JIMMY034
Explorer
Explorer
JIMNLIN wrote:
I've got over 1.2 million miles pulling trailers (same size we rv with) for a living.

Leave the slightly taller tires on the trailers front axle...


Thank you, that all makes sense. Maybe they actually do know what they're doing at my dealer LOL. I will leave things alone then. I didn't think I'd have any problems, but it's nice to hear from knowledgeable folks to put my mind LT ease.

Been a while since we took a long trip, though I'm no stranger to driving, I drive for Walmart.

Thanks again for all that info.
2018 GMC Sierra Denali 2500 HD 4X4, 6.6L Duramax/Allison, Amsoil dual oil bypass filter system, Demco Recon 21K hitch. 2004 Puma 28' 5th wheel. USAF/Desert Storm Vet. CDL-A driver for Walmart.

JIMMY034
Explorer
Explorer
twodownzero wrote:
You need to look into those tires. No tires should be installed on a 3/4 or 1 ton truck that don't take 80 PSI. New tires should always be installed on the rear axle.


The tires in question are on my trailer, not my truck.
2018 GMC Sierra Denali 2500 HD 4X4, 6.6L Duramax/Allison, Amsoil dual oil bypass filter system, Demco Recon 21K hitch. 2004 Puma 28' 5th wheel. USAF/Desert Storm Vet. CDL-A driver for Walmart.

JIMNLIN
Explorer
Explorer
I've got over 1.2 million miles pulling trailers (same size we rv with) for a living.

Leave the slightly taller tires on the trailers front axle. Reason being rotational braking forces can lift the front axle during hard braking events. Shorter tires on the front axle just magnifies the issue and can result in the shorter tires with flat spots caused by the front brakes locking up.

Using different load range tires/tread patterns on a multi axle trailer will have different traction characteristics which can/may show up on wet pavement during hard braking events.

Suspension blocks on a multi axle trailer are a very bad idea for a host of reasons. In fact Dexter axle.....Rockwell American axle doesn't recommend them nor do they make or sell blocks for that purpose.
My local big rig trailer repair shop said they add suspension blocks up to 1" thick to rv trailers but the owner has to sign their liability waiver.

My current 32' 11200 lb 5th wheel trailer needed a 2" lift so I could use 16" LT E tires. The same shop cut the OEM spring hangers off and added longer 3/8" HRS plate hangers with a couple of holes for height adjustment. I had them use 4" wide plates internally braced and welded to the trailers double stacked frame all the way up. They also checked the suspension for alignment.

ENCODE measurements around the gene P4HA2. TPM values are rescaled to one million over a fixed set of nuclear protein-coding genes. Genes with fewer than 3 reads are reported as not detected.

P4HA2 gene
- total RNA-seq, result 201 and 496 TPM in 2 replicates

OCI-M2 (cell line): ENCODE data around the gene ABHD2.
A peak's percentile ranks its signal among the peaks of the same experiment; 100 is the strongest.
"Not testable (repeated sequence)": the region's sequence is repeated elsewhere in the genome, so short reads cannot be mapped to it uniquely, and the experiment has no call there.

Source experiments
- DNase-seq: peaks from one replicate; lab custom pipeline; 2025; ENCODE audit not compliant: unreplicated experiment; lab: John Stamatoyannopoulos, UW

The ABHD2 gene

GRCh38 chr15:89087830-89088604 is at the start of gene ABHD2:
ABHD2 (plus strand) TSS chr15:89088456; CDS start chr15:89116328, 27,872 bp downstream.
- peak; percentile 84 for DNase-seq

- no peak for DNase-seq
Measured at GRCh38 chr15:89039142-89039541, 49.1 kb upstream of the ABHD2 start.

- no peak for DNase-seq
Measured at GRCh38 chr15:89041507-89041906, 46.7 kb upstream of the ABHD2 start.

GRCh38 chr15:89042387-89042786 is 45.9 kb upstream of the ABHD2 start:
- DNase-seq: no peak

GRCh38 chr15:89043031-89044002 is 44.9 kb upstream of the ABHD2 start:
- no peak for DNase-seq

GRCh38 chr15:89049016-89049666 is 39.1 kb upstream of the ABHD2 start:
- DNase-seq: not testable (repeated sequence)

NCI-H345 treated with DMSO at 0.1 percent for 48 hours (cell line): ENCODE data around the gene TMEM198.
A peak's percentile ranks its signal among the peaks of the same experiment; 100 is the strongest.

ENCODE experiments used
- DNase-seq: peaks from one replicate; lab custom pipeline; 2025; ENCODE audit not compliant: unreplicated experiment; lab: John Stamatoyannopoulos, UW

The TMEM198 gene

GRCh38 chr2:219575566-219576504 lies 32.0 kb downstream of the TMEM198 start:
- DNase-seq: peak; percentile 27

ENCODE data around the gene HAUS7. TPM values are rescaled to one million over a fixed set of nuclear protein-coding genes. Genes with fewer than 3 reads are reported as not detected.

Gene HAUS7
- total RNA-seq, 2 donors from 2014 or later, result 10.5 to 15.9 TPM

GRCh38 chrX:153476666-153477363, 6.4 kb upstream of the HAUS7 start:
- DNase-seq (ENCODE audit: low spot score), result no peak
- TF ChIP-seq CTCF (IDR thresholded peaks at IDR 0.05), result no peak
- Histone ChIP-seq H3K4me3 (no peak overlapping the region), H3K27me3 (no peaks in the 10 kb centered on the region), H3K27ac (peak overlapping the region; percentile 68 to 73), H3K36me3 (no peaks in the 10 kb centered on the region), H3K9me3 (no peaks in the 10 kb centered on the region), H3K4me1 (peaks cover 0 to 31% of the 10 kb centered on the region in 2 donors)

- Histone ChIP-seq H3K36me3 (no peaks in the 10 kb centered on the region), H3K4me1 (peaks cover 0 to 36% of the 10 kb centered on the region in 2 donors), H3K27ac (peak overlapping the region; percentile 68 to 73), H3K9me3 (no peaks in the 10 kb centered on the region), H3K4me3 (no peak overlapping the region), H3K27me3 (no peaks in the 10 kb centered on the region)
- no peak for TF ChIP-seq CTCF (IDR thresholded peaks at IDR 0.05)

The cost was just over 400 bucks with tax....in 2003.
"good judgment comes from experience, and a lot of that comes from bad judgment" ............ Will Rogers

'03 2500 QC Dodge/Cummins HO 3.73 6 speed manual Jacobs Westach
'97 Park Avanue 28' 5er 11200 two slides

Charlie_D_
Explorer
Explorer
I believe, hoping, he is speaking of the new tires being put on the trailer. IF he is speaking of those on his truck it came with 18", more likely 20" tires rated at 80# max inflation.
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twodownzero
Explorer
Explorer
You need to look into those tires. No tires should be installed on a 3/4 or 1 ton truck that don't take 80 PSI. New tires should always be installed on the rear axle.

laknox
Nomad
Nomad
JIMMY034 wrote:
Thanks, I'll look into doing that. There's a spring and suspension shop near me that installed my Timbrens. I'll give them a look.


You can re-arch your existing springs for a bit more clearance. Only 2" nose high I wouldn't think twice about. I towed 2-3" nose high for 13 years and never had any issues with tire wear and the fridge worked fine. You can also add a Correct Track alignment system to gain about 2" on the FW. If you feel it's necessary, swap the wheels front to back to get the higher rated tires on the back axle.

Lyle
2022 GMC Sierra 3500 HD Denali Crew Cab 4x4 Duramax
B&W OEM Companion & Gooseneck Kit
2017 KZ Durango 1500 D277RLT
1936 John Deere Model A
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JIMMY034
Explorer
Explorer
Thanks, I'll look into doing that. There's a spring and suspension shop near me that installed my Timbrens. I'll give them a look.
2018 GMC Sierra Denali 2500 HD 4X4, 6.6L Duramax/Allison, Amsoil dual oil bypass filter system, Demco Recon 21K hitch. 2004 Puma 28' 5th wheel. USAF/Desert Storm Vet. CDL-A driver for Walmart.

Ski_Pro_3
Explorer
Explorer
A couple things you could do to raise the trailer are;
1. leaf spring spacer blocks. At 2", on the trailer, this should be easy and safe. At 6" a sub-frame would be the way to go.
2. Taller tires on the trailer.
3. longer shackles for the leaf springs on the trailer.
4. change out springs to ones with more 'curl' to them on the trailer.

Basically, everything you did to lower the truck, you can do to the trailer to raise it's ride height.

I'd guess somewhere around $200 for any of these mods for materials. Labor, who knows?